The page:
Harry Aiken Vincent, American, (1864 - 1931).
Born in Chicago, Illinois, Harry Vincent was a vital part of the Rockport, Massachusetts art colony,
serving as its first President and making it his home. He was self-taught with a penchant for bold
impressionistic marine and waterfront scenes, showing special interest in themes of the commonplace in
the working harbor---unloading fish, drying sails, etc.
However, little is known about his early life, and there is uncertainty about whether his birth date is 1862,
1864 or 1867, but most sources cite 1864. He was not affiliated with an art school, which accounts for some
of the confusion about these dates because many birth dates of artists are found in that type of entry
His work was well-received in exhibitions at New York's National Academy and the Salmagundi Club in the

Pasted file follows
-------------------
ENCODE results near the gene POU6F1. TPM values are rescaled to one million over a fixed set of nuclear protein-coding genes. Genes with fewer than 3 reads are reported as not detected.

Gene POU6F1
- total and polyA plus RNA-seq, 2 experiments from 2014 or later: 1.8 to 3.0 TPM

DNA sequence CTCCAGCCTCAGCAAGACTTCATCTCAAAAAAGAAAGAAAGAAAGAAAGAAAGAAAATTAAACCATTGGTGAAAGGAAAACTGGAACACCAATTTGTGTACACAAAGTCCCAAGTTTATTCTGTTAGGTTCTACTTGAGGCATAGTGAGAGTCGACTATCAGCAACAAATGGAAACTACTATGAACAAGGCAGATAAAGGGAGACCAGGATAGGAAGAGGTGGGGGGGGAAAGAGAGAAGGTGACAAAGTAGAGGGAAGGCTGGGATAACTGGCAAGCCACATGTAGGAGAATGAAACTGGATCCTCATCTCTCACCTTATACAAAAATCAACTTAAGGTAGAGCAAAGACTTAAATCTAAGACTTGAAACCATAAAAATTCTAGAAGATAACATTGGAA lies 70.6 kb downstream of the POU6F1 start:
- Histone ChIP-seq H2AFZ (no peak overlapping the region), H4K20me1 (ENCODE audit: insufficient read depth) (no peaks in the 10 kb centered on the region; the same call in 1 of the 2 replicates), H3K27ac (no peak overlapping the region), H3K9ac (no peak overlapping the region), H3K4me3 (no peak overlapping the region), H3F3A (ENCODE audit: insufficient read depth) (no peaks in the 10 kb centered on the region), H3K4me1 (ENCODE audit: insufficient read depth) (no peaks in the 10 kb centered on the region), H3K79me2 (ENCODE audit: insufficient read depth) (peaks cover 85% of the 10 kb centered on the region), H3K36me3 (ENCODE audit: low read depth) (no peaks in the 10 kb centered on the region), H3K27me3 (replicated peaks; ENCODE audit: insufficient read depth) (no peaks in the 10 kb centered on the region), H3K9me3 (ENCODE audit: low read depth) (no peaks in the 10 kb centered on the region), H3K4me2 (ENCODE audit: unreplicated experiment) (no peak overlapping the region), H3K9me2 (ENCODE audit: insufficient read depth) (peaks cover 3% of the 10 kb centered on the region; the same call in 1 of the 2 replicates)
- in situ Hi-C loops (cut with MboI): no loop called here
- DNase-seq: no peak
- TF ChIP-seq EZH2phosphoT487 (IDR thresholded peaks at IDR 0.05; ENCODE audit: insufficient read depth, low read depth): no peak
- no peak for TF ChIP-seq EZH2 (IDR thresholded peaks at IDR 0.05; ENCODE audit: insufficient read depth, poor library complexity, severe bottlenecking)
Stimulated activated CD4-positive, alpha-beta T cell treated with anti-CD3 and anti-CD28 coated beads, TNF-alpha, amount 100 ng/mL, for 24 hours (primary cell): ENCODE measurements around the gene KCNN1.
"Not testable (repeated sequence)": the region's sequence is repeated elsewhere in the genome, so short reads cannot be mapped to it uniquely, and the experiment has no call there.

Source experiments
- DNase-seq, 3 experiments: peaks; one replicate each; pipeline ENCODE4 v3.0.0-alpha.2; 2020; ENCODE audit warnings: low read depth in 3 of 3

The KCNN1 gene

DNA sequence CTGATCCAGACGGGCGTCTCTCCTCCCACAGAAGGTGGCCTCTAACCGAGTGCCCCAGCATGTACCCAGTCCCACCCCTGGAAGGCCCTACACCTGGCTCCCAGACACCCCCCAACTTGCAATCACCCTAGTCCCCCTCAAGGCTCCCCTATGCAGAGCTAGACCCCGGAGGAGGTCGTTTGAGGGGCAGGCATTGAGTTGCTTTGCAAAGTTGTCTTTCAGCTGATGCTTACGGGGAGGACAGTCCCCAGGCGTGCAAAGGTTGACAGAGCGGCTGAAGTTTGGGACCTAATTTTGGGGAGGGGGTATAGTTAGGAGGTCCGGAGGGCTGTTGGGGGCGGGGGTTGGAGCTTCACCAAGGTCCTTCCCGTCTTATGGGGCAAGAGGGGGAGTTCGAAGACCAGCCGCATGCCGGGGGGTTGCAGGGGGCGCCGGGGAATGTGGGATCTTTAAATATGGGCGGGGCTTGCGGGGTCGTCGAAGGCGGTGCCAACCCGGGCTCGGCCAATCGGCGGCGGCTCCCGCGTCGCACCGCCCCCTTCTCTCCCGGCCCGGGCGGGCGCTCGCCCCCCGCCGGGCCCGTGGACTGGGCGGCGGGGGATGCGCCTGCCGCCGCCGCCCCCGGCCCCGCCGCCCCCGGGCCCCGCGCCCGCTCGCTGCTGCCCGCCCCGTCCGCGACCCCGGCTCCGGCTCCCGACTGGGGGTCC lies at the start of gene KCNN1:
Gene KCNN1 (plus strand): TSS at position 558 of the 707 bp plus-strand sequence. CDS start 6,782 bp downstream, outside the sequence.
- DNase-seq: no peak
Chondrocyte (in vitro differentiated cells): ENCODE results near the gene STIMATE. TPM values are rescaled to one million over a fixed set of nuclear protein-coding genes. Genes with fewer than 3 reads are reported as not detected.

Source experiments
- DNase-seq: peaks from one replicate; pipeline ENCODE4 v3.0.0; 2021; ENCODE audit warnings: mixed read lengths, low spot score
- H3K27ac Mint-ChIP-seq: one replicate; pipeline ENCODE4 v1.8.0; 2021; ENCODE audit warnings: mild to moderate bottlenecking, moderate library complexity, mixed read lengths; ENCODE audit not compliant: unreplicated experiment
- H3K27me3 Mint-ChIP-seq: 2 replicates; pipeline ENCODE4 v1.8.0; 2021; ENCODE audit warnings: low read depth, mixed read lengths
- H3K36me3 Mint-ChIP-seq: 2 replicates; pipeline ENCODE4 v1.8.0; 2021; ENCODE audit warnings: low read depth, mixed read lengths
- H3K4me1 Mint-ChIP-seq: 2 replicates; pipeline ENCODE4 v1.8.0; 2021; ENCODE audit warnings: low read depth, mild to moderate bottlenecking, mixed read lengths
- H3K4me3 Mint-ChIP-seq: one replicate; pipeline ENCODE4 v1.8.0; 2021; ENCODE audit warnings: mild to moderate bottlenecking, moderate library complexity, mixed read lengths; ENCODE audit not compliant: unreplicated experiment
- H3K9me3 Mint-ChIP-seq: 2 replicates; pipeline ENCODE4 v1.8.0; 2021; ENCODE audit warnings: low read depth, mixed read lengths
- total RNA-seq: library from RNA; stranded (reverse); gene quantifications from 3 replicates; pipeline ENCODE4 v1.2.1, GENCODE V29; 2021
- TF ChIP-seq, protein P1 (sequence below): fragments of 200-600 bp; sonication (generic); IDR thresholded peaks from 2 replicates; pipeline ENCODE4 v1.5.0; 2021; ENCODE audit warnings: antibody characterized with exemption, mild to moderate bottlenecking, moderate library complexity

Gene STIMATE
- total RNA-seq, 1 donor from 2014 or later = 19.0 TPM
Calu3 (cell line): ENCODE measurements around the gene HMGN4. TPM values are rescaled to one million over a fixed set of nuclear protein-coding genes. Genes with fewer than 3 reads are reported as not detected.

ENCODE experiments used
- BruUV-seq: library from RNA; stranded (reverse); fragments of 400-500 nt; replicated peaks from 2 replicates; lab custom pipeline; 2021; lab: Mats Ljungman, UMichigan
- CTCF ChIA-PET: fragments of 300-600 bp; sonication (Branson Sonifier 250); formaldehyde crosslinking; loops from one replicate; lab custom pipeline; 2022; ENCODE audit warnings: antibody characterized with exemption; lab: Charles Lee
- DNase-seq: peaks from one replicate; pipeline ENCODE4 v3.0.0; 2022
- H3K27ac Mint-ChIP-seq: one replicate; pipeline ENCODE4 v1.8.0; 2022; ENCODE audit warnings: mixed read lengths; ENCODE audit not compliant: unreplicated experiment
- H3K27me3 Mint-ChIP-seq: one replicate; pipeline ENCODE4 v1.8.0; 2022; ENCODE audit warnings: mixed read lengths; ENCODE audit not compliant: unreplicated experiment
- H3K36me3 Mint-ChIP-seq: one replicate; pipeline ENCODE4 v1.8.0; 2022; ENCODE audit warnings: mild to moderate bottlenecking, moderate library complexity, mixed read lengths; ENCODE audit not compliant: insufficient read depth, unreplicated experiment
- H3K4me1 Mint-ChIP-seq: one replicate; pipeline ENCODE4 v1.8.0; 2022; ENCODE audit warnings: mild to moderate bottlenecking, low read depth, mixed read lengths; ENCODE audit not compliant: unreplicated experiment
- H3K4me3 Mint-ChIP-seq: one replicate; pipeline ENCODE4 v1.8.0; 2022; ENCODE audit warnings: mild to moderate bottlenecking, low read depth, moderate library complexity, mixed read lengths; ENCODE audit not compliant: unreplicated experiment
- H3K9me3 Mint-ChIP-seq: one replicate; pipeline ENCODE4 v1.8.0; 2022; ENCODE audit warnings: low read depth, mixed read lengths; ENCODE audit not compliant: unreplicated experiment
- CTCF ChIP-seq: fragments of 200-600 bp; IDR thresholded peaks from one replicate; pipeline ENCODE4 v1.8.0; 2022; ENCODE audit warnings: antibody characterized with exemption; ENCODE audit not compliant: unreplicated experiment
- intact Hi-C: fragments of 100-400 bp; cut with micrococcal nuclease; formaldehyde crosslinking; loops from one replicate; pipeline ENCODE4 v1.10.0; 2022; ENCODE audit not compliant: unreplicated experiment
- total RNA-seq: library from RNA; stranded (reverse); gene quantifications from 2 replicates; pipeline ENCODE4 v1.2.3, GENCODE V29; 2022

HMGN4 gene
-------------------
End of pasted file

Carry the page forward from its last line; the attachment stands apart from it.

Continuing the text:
early 1900s, with most of them being marine paintings. In 1918, he first went to Rockport, where he
lived on the edge of Inner Harbor, the perfect spot to become familiar with Cape Ann fishermen. They often
took him out to sea where he could study the ocean closely.
This work was part of the recent exhibition "Harry Aiken Vincent and His Contemporaries" and is
included in the book under the same name. The exhibition was held in the fall of 2006 by the Rockport Art
Association, Rockport, Massachusetts.
North Shore Art Association
Peter Hastings Falk, Editor, Who Was Who in American Art
Judith A. Curtis, Harry A. Vincent and His Contemporaries
Signed H. A. Vincent, lower right.
Oil on canvas. 16" x 22"